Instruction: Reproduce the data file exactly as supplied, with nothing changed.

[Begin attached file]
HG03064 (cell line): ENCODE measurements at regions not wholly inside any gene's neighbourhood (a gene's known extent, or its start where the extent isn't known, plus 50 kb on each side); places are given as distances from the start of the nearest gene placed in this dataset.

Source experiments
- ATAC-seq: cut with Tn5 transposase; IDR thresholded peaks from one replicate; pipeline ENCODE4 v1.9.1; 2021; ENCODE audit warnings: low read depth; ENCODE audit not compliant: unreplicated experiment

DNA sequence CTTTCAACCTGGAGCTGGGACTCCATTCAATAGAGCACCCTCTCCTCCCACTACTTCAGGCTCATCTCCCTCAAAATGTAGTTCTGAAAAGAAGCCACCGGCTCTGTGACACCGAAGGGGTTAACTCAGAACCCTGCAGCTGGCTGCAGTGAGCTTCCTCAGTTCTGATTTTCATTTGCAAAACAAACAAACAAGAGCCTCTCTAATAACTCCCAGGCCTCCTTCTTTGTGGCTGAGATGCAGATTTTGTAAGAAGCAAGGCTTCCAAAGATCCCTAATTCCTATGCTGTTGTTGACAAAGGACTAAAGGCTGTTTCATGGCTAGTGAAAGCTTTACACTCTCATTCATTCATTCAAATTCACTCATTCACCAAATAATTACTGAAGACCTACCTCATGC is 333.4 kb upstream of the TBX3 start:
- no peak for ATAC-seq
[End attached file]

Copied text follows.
HG03064 (cell line): ENCODE measurements at regions not wholly inside any gene's neighbourhood (a gene's known extent, or its start where the extent isn't known, plus 50 kb on each side); places are given as distances from the start of the nearest gene placed in this dataset.

Source experiments
- ATAC-seq: cut with Tn5 transposase; IDR thresholded peaks from one replicate; pipeline ENCODE4 v1.9.1; 2021; ENCODE audit warnings: low read depth; ENCODE audit not compliant: unreplicated experiment

DNA sequence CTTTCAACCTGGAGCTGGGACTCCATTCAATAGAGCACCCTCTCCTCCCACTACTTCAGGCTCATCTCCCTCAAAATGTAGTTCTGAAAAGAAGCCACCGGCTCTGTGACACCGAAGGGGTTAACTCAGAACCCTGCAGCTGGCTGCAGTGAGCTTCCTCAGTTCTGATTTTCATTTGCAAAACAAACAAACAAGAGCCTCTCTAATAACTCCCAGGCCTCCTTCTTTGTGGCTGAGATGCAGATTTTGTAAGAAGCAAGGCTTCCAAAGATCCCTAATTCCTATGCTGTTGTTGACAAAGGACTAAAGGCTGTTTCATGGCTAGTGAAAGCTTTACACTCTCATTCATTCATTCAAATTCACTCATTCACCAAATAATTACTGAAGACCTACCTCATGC is 333.4 kb upstream of the TBX3 start:
- no peak for ATAC-seq